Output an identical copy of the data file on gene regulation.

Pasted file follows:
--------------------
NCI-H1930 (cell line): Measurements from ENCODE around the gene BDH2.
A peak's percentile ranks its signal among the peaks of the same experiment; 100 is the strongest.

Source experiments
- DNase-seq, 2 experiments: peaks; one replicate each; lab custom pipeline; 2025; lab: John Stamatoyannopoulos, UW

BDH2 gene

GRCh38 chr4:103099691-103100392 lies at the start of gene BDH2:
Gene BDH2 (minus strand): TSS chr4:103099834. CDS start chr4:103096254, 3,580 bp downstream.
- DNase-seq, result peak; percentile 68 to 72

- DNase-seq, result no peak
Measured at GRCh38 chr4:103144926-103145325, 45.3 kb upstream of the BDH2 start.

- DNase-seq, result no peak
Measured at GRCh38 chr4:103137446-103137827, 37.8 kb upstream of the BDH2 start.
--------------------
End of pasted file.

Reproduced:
NCI-H1930 (cell line): Measurements from ENCODE around the gene BDH2.
A peak's percentile ranks its signal among the peaks of the same experiment; 100 is the strongest.

Source experiments
- DNase-seq, 2 experiments: peaks; one replicate each; lab custom pipeline; 2025; lab: John Stamatoyannopoulos, UW

BDH2 gene

GRCh38 chr4:103099691-103100392 lies at the start of gene BDH2:
Gene BDH2 (minus strand): TSS chr4:103099834. CDS start chr4:103096254, 3,580 bp downstream.
- DNase-seq, result peak; percentile 68 to 72

- DNase-seq, result no peak
Measured at GRCh38 chr4:103144926-103145325, 45.3 kb upstream of the BDH2 start.

- DNase-seq, result no peak
Measured at GRCh38 chr4:103137446-103137827, 37.8 kb upstream of the BDH2 start.